So recognizable are the outlines of an oak tree’s leaves in heraldry that the inclusion of the equally recognizable acorns in its branches is optional. When a heraldic tree is shown with fruit it’s described as “fructed.” The heraldic oak bearing fruit, however, in keeping with its preeminent status, is said to be “acorned.” Trees in heraldry are frequently depicted as growing from the ground, on the shield as in nature, usually either from a flat line across the base or from a rounded mount. If a tree appears to float freely on the surface of the shield, it is depicted as eradicated—a style in which the tree’s roots are visible (as if uprooted from the Earth and shaken clean) and extend out in decorative tendrils to fill what would otherwise be empty space at the bottom of the shield.

In addition to the whole tree, parts of the oak also appear in coats of arms. Oak branches are frequently seen and again, if they are fructed with acorns, they’re said to be acorned. Simple oak leaves are also common on the shield, as are its acorns. Unlike the whole oak tree, however, the identity of its parts is oddly not left to assumption and is usually specifically stated. As with many things heraldic, an oak tree, sprig, or leaf might be called “proper.” In spite of the tree’s upright reputation, the term doesn’t refer to any special propriety but rather that its heraldic color is the natural one: A “leaf proper” is vert, the heraldic term for green. Of course, other colors also occur, and heraldry has its own Red, Black, and Golden Oaks (Gules, Sable, and Or.) It even does nature one better by adding Blue, or Azure Oaks.

See the list of previous posts in my series The Garden in Heraldry.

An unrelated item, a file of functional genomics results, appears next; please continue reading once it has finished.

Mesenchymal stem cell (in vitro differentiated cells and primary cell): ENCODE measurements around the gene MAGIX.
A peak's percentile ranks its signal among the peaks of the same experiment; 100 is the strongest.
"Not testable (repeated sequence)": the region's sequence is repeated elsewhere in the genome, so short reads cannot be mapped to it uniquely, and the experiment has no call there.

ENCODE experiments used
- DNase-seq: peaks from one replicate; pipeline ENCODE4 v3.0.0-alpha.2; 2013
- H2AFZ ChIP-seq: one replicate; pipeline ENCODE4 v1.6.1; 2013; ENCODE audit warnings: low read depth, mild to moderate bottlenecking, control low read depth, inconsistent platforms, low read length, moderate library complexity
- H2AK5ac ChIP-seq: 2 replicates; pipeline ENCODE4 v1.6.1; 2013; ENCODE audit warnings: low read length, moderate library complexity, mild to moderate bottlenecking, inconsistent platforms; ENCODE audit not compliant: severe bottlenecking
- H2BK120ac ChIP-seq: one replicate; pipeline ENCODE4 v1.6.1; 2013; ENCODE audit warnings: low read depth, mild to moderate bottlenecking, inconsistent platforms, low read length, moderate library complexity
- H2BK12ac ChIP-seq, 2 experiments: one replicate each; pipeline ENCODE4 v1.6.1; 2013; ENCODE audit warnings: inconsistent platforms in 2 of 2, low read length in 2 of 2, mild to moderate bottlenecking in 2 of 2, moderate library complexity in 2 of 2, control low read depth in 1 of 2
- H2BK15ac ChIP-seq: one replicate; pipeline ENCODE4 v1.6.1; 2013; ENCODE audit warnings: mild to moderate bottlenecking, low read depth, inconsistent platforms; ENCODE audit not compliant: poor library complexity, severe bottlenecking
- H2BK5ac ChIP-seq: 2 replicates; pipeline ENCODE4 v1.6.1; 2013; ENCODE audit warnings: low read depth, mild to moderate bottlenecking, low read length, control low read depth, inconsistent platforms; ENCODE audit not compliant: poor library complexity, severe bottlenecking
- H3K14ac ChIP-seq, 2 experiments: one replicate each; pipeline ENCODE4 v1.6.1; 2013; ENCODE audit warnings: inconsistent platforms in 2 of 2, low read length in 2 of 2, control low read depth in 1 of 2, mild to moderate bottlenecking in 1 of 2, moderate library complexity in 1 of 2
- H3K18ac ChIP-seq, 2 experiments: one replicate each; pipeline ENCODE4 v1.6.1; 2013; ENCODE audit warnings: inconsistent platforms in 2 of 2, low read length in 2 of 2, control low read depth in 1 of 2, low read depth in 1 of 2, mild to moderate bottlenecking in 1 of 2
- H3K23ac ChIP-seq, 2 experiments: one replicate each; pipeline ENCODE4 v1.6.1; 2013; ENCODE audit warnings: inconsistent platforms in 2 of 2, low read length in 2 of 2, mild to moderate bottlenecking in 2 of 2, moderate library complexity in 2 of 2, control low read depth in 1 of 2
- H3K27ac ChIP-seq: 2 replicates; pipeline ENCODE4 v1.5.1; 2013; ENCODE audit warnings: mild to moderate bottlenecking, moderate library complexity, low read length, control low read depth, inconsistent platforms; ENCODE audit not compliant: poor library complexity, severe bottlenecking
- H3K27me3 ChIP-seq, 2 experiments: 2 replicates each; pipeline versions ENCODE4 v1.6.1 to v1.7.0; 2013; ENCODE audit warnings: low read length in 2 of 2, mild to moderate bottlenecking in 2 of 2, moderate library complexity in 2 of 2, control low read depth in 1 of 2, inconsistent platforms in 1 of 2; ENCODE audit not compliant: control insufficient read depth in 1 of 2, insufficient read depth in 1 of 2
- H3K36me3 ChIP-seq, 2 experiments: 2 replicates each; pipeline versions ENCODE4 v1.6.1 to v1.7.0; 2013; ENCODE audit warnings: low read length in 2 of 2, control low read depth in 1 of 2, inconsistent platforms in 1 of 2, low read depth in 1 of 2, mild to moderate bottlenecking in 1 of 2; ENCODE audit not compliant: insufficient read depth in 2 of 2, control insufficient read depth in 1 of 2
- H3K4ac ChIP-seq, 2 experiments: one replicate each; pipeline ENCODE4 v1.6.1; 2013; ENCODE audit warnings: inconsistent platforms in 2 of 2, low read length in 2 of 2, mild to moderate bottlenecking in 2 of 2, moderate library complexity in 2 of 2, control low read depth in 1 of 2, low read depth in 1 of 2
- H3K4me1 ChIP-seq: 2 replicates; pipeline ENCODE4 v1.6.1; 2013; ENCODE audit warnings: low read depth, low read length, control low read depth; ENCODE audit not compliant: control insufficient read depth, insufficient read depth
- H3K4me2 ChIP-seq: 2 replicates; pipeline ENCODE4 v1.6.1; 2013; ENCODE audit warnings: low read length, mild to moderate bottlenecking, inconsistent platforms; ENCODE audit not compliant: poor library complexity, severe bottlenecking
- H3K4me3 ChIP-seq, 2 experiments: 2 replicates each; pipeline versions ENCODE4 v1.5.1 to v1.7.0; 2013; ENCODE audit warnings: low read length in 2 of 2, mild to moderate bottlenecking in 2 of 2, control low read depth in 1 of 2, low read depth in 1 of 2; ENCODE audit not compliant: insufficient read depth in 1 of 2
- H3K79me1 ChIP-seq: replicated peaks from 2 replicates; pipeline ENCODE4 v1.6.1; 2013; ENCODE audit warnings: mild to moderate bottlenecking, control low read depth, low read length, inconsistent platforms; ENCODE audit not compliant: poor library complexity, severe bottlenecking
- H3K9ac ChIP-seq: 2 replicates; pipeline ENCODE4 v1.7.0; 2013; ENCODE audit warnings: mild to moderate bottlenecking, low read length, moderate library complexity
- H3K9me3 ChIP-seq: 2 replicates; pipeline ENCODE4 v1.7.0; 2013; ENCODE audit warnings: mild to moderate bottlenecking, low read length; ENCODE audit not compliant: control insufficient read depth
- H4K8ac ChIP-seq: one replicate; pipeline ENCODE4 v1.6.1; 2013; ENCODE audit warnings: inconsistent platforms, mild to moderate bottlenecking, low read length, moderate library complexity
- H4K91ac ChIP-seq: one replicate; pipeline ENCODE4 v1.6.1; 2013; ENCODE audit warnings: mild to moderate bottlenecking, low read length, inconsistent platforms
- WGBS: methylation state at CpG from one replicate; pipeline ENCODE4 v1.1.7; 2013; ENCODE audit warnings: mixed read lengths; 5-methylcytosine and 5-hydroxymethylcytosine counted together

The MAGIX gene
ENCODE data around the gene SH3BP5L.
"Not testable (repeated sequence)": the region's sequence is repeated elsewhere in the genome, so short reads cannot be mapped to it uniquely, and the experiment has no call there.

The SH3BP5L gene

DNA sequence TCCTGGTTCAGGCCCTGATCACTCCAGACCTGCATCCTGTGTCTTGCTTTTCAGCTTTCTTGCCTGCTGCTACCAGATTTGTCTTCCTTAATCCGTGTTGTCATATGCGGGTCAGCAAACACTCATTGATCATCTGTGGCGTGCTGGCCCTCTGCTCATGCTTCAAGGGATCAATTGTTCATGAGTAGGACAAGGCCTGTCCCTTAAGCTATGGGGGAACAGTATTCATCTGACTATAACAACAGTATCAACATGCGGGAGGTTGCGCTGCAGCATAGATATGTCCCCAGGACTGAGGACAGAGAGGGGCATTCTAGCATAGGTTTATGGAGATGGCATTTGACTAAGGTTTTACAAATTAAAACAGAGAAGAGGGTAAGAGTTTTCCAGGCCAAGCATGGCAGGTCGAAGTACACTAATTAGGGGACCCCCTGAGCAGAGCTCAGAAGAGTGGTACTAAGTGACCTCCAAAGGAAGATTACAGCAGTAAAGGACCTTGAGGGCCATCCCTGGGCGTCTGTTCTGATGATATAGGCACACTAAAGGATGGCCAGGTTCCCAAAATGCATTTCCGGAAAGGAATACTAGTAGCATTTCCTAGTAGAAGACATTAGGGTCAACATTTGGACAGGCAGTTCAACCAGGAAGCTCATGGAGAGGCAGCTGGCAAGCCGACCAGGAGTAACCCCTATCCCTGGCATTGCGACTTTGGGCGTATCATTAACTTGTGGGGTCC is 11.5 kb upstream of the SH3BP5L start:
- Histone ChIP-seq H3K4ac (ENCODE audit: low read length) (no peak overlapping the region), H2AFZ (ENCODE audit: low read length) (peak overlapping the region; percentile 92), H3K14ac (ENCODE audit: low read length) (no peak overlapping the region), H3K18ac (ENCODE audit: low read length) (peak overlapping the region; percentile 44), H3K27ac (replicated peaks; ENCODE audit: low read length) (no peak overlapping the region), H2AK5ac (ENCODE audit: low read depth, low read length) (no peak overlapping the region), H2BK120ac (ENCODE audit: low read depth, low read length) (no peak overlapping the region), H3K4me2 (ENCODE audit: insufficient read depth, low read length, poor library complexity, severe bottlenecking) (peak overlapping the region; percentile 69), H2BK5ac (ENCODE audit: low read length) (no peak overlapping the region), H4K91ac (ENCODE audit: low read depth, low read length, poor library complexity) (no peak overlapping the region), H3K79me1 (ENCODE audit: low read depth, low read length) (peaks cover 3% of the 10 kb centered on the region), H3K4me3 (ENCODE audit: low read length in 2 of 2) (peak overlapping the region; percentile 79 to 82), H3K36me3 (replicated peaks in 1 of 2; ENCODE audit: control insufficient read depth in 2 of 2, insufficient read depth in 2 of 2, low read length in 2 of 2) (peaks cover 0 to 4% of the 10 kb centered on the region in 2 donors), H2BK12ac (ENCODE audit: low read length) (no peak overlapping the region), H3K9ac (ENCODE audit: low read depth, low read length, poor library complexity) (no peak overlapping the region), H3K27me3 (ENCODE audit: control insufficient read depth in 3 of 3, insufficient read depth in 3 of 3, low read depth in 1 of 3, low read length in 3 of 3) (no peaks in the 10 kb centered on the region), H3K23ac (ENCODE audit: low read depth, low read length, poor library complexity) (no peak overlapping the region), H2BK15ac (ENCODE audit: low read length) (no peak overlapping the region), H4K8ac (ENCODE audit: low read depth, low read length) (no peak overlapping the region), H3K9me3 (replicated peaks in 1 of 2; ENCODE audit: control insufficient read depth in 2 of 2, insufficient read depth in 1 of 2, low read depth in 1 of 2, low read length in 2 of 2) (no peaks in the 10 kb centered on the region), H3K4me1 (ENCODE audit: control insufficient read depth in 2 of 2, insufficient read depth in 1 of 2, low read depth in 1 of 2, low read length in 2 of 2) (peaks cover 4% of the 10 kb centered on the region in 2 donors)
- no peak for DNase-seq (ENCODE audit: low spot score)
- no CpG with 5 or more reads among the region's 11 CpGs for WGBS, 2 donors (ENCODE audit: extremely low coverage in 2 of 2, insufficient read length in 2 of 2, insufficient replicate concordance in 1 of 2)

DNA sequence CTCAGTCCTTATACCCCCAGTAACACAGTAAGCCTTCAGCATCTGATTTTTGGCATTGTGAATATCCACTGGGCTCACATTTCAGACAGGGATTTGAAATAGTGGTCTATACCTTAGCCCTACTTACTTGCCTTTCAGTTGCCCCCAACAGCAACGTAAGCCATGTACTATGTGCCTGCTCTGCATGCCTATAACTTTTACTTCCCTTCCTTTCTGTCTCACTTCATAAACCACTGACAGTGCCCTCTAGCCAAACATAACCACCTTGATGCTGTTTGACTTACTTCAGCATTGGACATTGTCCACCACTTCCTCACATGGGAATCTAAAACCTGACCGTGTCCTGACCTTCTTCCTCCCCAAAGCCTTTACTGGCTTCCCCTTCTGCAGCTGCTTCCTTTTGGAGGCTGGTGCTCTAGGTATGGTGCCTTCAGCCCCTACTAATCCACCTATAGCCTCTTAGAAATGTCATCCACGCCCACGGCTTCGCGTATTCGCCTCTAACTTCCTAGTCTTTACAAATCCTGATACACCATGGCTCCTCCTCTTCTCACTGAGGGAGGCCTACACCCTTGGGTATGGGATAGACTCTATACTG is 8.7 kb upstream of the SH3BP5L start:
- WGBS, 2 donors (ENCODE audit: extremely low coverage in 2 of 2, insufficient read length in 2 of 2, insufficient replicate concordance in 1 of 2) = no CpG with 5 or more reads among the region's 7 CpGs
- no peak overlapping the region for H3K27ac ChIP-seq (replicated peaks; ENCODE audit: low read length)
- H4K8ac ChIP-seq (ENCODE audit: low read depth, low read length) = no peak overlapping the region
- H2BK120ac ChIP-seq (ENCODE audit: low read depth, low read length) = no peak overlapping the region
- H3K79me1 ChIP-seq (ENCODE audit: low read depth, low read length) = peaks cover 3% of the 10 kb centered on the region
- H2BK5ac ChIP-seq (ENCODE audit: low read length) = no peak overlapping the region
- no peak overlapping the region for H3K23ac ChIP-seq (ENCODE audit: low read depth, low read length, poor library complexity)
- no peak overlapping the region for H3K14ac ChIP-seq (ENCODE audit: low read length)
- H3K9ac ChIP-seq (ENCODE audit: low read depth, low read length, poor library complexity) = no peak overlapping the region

—R. Theo Margelony, Associate Administrator, Department of Medieval Art and The Cloisters

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Comments (7)

  1. Ann Cannon Says:

    Wonderful information. And that picture! Glorious!

    My sister-in-law just visited The Cloisters for the first time a few weeks ago and raved and raved.

  2. Anne Hall Says:

    I love the description of the oak with the roots showing as ‘eradicated’!

  3. maggie Says:

    I just found this blog. I love it! Thanks.

    If readers are interested in more information about oak trees, there’s a very nice book called the Life of an Oak by Glenn Keator and illustrated by Susan Bazell.

  4. Eric Erb Says:

    Wonderful essay on the oak, thank you. I do a bit of woodworking, and the wood of the red oak is not the same at all to the english oak

  5. Frances E Reidy Says:

    “Then here’s to the Oak, the brave Old Oak,
    Who stands in his pride alone!
    And flourish he, a hale green tree,
    When a Hundred years are gone! Henry Fothergill Chorley

  6. Linda Kelly Says:

    We are members of The Met and have visited The Cloisters many times. We have just discovered the wonderful blog. It’s so personal and the information is beautifully written. I love the literary quotes. I’m a
    garden guide at The Brooklyn Botanic Garden, so I can use some of the quotes and information for my tours.

  7. Deirdre Larkin Says:

    Hi, Linda—I’m glad you enjoy the quotes. It’s much more interesting to hear a medieval voice than it is to hear someone talking about the Middle Ages, and I like to use a lot of quotes on my tours here. Walahfrid Strabo’s Hortulus is one of my favorite garden poems; not many people are familiar with it, since Raef Payne’s English translation isn’t widely available. Do you specialize at BBG, or do you give tours in all areas of the garden? I only get there once or twice a year, but it is always a pleasure.

    Deirdre